One of the tenets of safety engineering is that simple systems are better
Many practical reasons are advanced to justify this assertion, but I’ve always wondered what, if any, theoretical justification was there for such a position. The philosopher Karl Popper’s provides just such a justification in his discussion of scientific theories and why we should prefer simplicity in that context. To summarise Popper’s argument, simpler theories contain more empirical content and are more amendable to testing. That is, a simpler theory applies to more cases and therefore provides more opportunity for falsification.
Simple statements, if knowledge is our object, are to be prized more highly than less simple ones because they tell us more; because their empirical content is greater; and because they are better testable.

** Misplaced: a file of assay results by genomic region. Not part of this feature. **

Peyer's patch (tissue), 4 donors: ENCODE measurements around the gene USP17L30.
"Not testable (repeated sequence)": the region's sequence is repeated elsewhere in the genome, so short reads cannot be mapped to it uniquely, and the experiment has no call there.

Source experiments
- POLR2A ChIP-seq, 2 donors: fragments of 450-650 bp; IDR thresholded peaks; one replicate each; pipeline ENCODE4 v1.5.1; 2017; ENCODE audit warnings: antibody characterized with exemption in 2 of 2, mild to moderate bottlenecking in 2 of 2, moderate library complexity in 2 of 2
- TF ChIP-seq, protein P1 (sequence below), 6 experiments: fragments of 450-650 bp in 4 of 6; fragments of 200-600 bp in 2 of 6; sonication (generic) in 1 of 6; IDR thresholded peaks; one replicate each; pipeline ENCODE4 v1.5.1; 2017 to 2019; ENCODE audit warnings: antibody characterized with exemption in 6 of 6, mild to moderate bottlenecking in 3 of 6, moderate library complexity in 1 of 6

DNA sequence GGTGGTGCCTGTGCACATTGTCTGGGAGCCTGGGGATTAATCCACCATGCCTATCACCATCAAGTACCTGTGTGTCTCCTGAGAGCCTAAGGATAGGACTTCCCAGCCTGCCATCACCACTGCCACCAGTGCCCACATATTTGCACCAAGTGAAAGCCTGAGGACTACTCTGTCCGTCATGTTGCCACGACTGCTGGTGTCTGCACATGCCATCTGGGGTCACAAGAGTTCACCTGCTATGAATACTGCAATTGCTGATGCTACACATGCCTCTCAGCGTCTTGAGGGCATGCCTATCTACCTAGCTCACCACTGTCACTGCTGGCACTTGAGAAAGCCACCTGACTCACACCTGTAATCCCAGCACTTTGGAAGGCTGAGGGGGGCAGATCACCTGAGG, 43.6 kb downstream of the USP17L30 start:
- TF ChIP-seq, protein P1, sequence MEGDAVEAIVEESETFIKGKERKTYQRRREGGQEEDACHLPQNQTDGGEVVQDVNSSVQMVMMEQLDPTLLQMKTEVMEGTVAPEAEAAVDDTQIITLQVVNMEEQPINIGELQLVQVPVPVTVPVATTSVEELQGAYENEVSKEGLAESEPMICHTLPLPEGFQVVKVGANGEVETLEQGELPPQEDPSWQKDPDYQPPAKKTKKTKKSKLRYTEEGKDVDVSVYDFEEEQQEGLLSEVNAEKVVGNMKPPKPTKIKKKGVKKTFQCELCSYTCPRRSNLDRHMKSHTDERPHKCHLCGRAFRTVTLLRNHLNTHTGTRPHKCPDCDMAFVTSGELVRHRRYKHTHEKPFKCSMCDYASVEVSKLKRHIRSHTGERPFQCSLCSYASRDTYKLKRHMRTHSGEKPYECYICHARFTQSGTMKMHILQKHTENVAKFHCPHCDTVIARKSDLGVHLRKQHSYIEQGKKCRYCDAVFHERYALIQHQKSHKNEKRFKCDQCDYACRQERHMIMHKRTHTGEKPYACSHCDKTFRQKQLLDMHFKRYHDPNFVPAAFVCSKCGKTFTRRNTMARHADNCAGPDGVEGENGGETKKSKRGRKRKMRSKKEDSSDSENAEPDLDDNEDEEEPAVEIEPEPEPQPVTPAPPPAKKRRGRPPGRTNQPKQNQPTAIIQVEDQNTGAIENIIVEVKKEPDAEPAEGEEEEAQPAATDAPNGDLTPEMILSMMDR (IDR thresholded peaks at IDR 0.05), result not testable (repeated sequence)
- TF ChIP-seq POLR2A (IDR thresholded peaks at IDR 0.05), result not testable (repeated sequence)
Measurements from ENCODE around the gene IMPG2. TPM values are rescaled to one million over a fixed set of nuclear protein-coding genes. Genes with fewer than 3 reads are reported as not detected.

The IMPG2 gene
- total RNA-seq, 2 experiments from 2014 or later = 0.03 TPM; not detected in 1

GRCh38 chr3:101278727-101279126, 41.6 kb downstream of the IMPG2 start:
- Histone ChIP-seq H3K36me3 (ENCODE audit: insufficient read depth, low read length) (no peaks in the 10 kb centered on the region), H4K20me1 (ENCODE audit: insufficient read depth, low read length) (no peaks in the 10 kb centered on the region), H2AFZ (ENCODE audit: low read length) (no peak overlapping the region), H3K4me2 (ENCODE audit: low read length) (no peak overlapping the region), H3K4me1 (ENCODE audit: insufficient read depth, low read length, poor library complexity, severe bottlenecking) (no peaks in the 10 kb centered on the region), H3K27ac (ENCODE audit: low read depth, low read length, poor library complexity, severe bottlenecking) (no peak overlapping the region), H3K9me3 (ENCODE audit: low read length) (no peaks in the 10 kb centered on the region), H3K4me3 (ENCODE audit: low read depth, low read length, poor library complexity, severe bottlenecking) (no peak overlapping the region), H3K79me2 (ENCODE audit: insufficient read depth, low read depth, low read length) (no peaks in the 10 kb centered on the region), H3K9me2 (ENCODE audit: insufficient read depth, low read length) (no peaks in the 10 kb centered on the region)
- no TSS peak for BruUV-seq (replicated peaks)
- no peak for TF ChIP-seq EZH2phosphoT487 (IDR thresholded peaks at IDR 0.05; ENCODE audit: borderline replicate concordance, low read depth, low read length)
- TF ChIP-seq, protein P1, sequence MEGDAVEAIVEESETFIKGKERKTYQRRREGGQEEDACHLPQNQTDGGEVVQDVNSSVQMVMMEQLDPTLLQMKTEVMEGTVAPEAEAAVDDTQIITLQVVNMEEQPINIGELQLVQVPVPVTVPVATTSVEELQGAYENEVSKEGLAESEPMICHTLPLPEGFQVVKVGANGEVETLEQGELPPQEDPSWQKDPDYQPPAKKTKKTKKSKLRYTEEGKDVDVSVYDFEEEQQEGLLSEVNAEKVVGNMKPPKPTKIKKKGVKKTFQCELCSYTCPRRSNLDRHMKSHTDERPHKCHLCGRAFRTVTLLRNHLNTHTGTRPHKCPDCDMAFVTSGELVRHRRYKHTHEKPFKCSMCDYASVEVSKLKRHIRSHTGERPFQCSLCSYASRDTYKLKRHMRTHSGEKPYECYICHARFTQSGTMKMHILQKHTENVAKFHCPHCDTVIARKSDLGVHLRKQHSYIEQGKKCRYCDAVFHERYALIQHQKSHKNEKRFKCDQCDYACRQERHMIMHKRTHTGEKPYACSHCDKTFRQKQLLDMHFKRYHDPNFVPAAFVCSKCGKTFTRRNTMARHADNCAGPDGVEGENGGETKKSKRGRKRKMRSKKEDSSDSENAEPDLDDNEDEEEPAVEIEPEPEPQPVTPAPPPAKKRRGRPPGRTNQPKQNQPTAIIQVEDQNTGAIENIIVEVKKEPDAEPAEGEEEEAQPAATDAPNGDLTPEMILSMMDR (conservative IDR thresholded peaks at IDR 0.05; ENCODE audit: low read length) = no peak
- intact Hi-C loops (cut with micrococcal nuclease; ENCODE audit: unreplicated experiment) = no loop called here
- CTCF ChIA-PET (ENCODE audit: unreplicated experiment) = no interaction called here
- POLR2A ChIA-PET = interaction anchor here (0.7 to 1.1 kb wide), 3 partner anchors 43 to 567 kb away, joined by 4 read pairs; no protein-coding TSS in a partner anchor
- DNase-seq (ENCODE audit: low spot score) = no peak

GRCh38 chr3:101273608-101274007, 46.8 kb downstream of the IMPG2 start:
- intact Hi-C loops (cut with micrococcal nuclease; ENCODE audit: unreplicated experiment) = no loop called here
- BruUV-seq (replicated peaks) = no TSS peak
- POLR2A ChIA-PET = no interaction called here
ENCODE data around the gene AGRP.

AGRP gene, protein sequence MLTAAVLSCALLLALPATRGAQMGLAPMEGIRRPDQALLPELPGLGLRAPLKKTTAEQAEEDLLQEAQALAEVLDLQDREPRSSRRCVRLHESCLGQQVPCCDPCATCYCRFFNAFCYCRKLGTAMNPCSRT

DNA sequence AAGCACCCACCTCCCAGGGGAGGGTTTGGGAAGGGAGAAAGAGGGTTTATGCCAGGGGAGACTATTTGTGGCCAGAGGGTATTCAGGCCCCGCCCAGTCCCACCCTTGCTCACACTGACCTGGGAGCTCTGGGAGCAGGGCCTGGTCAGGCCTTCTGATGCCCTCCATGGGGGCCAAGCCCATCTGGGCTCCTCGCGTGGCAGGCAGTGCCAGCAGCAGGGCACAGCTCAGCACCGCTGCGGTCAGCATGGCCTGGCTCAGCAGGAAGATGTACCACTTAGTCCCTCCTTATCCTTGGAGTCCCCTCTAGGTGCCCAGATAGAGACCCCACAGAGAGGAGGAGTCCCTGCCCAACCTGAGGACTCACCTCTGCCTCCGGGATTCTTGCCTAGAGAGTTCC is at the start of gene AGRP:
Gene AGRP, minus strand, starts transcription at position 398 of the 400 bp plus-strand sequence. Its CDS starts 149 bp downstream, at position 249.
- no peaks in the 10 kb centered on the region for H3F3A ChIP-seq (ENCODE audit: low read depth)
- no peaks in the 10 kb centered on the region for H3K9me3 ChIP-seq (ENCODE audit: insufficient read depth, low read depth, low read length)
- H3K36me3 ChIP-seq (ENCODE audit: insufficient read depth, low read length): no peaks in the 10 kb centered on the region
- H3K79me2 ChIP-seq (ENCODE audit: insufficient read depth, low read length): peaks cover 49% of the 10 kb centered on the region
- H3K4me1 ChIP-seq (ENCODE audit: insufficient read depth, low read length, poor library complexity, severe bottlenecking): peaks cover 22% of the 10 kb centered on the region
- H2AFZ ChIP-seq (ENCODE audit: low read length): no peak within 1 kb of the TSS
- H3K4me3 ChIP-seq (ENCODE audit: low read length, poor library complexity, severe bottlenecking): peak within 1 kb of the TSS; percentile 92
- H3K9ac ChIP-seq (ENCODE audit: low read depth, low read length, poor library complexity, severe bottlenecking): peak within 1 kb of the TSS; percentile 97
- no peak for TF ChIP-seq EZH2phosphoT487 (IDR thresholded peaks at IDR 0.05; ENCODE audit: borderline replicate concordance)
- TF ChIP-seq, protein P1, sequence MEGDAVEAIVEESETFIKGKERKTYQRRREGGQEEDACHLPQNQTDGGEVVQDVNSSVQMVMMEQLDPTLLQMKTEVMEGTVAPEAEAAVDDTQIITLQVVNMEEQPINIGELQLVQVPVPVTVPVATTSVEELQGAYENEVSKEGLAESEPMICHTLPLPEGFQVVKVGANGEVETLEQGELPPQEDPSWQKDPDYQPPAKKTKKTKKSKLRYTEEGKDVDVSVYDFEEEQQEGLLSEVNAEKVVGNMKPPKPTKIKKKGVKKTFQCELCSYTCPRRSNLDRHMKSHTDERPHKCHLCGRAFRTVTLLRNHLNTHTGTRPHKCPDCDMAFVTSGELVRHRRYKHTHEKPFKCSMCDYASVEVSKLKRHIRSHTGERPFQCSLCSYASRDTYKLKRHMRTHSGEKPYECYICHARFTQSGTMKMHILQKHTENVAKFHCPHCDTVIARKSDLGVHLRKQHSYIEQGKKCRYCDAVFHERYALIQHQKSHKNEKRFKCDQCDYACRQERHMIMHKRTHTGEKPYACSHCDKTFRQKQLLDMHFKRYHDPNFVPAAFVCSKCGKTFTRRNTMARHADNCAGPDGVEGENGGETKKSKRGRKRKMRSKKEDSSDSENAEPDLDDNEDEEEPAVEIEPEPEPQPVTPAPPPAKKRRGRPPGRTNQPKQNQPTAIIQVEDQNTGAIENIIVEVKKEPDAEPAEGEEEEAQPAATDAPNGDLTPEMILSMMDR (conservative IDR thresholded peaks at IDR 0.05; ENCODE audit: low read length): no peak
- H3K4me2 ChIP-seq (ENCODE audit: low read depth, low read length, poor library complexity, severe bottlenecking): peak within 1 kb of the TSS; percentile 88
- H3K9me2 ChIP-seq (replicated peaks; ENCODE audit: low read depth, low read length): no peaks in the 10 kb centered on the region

Karl Popper The Logic of Scientific Discovery (1959)
So if we consider a design hypothesis, a simpler one is a more inherently falsifiable and therefore to be preferred because we can attempt to disprove it more rigorously. Of course this does tip the idea of why we test (especially for safety) upon its head as according to Popper we gather empirical evidence in an attempt to falsify our theory not to prove it.
Popper’s theory as to why scientific simplicity is to be preferred also provides a justification for why we should consider more complex systems to contain more risk. In essence the less testable the design theory the less our empirical knowledge of a system’s safety properties, the more likely we are to accept a system which is actually unsafe and the greater the epistemic/ontological risk.
Authors Note – 1 Aug 2012: In this and other posts I’ve been somewhat loosely using the term ‘epistemic’ to denote both epistemic and ontological uncertainty. So I’ve revised this post to more clearly identify ontological as well as epistemic uncertainty.